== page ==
Energy released from molecules under strain can promote difficult chemical reactions. A practical method has been developed that uses an overlooked, highly strained compound to rapidly construct complex organic products.
Cyclic iminium salts are used as versatile intermediates in the synthesis of diverse N-(hetero)aryl piperidines. This method facilitates the C2 and/or C3 functionalization of the piperidine backbone with motifs relevant to medicinal chemistry, enabling the exploration of previously inaccessible chemical space for the discovery of medicines.
Amide-bearing organic compounds are important building blocks in organic synthesis, however, the ambident reactivities of the nitrogen and oxygen atoms in the amide moiety requires catalysts and reagents that are able to control the reaction selectivity. Here, hypervalent iodine reagents are shown to mediate the intramolecular cycloisomerization of O-alkenylbenzamides to selectively generate isoquinolinone and iminoisocoumarin derivatives.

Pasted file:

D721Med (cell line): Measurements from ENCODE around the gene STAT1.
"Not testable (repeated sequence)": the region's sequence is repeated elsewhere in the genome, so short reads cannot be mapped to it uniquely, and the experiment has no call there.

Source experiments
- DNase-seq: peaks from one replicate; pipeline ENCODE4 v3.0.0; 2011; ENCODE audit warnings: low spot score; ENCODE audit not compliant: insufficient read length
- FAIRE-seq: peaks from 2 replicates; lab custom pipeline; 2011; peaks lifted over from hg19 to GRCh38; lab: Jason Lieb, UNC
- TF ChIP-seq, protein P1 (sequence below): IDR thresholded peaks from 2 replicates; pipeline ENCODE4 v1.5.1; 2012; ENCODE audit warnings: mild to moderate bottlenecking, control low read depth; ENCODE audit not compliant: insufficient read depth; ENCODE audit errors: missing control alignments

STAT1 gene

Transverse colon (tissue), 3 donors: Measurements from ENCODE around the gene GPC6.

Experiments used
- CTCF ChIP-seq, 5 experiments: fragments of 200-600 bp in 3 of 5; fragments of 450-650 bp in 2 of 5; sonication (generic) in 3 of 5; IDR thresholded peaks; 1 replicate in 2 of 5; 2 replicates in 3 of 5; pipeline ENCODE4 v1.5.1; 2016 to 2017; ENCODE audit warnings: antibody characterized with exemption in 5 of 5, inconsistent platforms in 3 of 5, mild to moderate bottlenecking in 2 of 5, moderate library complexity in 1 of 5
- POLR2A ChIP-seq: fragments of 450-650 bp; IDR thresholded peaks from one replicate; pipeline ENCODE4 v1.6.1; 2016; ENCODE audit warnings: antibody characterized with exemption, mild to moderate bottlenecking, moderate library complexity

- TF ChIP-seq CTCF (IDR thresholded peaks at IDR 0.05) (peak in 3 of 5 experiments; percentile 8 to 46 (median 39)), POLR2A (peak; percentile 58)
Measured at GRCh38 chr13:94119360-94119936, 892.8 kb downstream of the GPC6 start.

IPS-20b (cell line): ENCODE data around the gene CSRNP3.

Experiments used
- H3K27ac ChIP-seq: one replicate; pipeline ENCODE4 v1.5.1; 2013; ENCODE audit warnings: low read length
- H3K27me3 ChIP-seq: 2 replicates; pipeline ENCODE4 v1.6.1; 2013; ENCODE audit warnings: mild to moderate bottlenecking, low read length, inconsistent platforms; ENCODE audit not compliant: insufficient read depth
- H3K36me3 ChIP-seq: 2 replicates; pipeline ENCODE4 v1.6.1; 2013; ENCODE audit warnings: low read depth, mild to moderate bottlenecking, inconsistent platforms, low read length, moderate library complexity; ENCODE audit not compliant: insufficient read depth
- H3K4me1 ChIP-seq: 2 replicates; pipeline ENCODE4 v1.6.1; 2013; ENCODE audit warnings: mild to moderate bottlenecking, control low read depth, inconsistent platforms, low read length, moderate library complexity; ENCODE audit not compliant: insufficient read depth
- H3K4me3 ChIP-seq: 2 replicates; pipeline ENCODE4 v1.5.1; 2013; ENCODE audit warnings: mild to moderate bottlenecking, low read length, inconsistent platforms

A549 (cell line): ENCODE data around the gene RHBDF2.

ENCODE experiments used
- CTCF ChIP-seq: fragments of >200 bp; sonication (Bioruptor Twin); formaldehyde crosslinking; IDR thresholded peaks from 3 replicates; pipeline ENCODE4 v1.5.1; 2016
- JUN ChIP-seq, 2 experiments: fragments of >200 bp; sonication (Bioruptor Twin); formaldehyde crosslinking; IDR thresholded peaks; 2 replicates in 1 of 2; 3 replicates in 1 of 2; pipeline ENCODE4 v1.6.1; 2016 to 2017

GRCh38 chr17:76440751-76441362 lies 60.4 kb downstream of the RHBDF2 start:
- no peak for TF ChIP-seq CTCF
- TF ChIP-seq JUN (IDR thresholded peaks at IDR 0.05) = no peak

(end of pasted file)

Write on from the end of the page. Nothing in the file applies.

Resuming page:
The development of selective multifunctionalization of alkynes is essential for organic synthesis with alkyne units as building blocks. Here the authors report a gold-catalyzed, four-component reaction that achieves the oxo-arylfluorination or oxo-arylalkenylation of internal aromatic or aliphatic alkynes